Manny Pacquiao: A Conundrum Of Options And Opponents
On November 10th 1983, Roberto Duran, 32, who had vacated his WBA junior middleweight title in order to challenge world middleweight champion Marvin Hagler, lost a 15 round unanimous decision and a shot to win a world title in his fourth division. In his last fight prior to fighting Hagler, Duran stopped undefeated WBA middleweight champ Davey Moore in the eighth round to win his third division title and was in the midst of a career resurgence. Due to his brilliant effort and him fighting Hagler on near even turns for a majority of the bout, Duran was given a shot at WBC junior middleweight champ Thomas Hearns. On June 15th 1984, Duran, who was less than two weeks away from turning 33, was knocked out by Hearns in the second round. Hearns' right hand landed on Duran's chin with so much force, Duran fell face forward and was out.
Manny Pacquiao is in the midst of a two-bout losing streak and is in dire need of a career resurgence. In June of 2012 he lost a controversial decision to Timothy Bradley and then six months later he was knocked out by Juan Manuel Marquez in the sixth round and like Duran went down face first. In two months Pacquiao will turn 35 and history is not on his side when it comes to fighters his age ever regaining their all world status after suffering back-to-back loses.
In the era of modern boxing we haven't seen it happen many times where a superstar over 32 lost two big fights back-to-back like Roberto Duran and Manny Pacquiao, and then came back and go on to dominate again. Shane Mosley and Bernard Hopkins defied the trend. Yes, five years after losing to Hearns, Duran did conclusively beat Iran Barkley for the WBC middleweight title in what turned out to be Ring Magazine's fight of the year. However, Duran lost his next fight to Sugar Ray Leonard and really wasn't much of a factor in the title picture after that.
Then again, being in the title picture and dominating again are two entirely different things regarding Pacquiao. He could actually lose his next fight to Brandon Rios and still probably fight for a title in his next bout because of his name recognition, as it was the case with Duran. No one doubts that even at almost 35 Pacquiao can be a legitimate title holder again. The question is, does he have the fire inside to push himself the way he used to in order to be one of the best pound-for-pound fighters in boxing again? This is something no one knows or can even venture to guess. In all reality Manny won't know himself for sure until he's a couple weeks into training camp. As to whether he's the fighter he was three or four years ago, we know that's not the case. He's clearly on the decline, it's how much so?
Pacquiao is in such a conundrum right now. There's a plethora of young tigers out there between 140/147 for him to test himself against, but what does he really have to gain or prove by beating Amir Khan, Devon Alexander, Lucas Matthysse, Danny Garcia, Robert Guerrero or Timothy Bradley in a rematch? Other than money, which ain't a bad thing, I say not much.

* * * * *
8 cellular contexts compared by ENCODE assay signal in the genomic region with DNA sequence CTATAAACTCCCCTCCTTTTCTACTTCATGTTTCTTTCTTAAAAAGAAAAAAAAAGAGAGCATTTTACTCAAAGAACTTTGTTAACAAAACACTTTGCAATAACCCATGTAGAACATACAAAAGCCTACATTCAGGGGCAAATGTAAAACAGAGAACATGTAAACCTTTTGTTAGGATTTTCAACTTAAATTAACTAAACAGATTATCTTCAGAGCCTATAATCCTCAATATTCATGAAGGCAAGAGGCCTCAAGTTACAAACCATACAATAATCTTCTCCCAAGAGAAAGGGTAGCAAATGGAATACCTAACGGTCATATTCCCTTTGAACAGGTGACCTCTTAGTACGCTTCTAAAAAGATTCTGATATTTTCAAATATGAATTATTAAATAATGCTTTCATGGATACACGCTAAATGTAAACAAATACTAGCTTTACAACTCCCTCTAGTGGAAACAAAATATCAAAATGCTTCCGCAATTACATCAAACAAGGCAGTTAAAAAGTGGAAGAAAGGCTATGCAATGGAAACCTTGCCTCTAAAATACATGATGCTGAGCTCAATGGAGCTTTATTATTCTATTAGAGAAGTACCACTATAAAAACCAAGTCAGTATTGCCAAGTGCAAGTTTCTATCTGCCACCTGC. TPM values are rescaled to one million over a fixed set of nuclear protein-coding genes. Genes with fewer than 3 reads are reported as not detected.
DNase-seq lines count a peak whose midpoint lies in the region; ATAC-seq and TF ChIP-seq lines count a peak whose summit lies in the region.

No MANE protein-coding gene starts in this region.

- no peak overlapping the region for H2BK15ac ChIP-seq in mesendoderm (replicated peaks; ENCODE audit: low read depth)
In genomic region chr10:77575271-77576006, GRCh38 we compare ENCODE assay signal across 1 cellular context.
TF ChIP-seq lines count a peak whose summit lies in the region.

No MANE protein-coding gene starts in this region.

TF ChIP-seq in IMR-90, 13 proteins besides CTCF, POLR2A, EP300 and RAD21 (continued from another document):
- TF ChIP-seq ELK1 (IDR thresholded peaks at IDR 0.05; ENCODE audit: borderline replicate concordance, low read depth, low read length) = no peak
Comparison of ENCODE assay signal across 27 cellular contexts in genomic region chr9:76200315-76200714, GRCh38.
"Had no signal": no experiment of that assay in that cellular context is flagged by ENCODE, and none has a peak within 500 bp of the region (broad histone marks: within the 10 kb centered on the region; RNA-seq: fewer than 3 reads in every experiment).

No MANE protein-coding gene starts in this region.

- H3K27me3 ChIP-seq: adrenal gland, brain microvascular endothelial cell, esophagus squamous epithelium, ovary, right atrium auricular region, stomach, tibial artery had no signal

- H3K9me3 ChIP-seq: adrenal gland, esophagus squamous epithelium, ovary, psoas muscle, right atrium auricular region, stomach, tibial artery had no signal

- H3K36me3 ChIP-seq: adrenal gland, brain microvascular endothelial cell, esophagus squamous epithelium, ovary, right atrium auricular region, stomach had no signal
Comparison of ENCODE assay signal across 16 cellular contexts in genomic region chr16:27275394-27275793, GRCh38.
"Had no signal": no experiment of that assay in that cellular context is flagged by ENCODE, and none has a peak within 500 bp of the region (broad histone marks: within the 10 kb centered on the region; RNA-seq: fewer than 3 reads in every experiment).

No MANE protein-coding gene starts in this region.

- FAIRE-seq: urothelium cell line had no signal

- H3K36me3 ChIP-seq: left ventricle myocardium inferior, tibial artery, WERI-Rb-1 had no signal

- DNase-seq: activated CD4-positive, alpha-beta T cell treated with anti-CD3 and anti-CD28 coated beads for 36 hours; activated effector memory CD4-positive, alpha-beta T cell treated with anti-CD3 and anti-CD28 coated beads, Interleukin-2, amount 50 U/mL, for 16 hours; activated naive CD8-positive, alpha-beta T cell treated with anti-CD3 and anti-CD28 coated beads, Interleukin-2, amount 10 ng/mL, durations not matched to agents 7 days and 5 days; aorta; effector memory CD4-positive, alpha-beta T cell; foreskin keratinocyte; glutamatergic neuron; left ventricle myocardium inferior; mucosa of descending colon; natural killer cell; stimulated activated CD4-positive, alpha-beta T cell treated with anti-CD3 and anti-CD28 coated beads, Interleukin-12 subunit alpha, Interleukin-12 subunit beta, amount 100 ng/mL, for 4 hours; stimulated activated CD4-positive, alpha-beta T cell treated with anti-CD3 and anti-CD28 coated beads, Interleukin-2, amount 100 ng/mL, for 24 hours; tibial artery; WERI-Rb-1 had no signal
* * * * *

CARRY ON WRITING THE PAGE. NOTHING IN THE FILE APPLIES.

It appears that if Pacquiao beats Brandon Rios this coming November, which isn't a given, there's really only three fights that make sense for him to take if he still has the desire to continue fighting, and it may even be just two, being that everyone who saw his fight with Bradley believes he won it and he may feel he has nothing to prove by fighting Bradley again. That leaves potential bouts with Floyd Mayweather and Juan Manuel Marquez as his best options and fights that would be easy for him to get up for. But are they plausible?
So Bradley beat Marquez this weekend. Sure a rematch with Bradley, assuming Manny beats Rios, would be an easy sell. But Bradley did better as the fight progressed versus Pacquiao during their fight, and it could well be a tougher go this time around against Bradley, especially if you believe that Manny has declined. Then again if he really blitzed Bradley, which is unlikely, he'd gain some needed momentum in making a case for a showdown with Mayweather.
As for getting Mayweather in the ring, Pacquiao needs to look impressive to rekindle interest in the fight, and understand that Floyd will make him do everything short of insisting that he fights handcuffed on fight night. Never has Manny been at such a disadvantage when it comes to negotiating with Mayweather like he is now. Losing consecutive fights to Bradley and Marquez killed the perception of him being the only fighter on the block who could really test Mayweather and perhaps beat him. Add to that Mayweather looked terrific in his last fight versus Saul Alvarez, so it's easy to see that Manny will have no juice if he ever gets the chance to bargain for a clash with Mayweather.
It seems as if Pacquiao is just out there rudderless trying to find his footing again. His motivation for continuing to fight and who exactly he should fight are somewhat bewildering. He's fighting history and age at a time when his perception and influence are severely compromised.
Frank Lotierzo can be contacted at GlovedFist@Gmail.com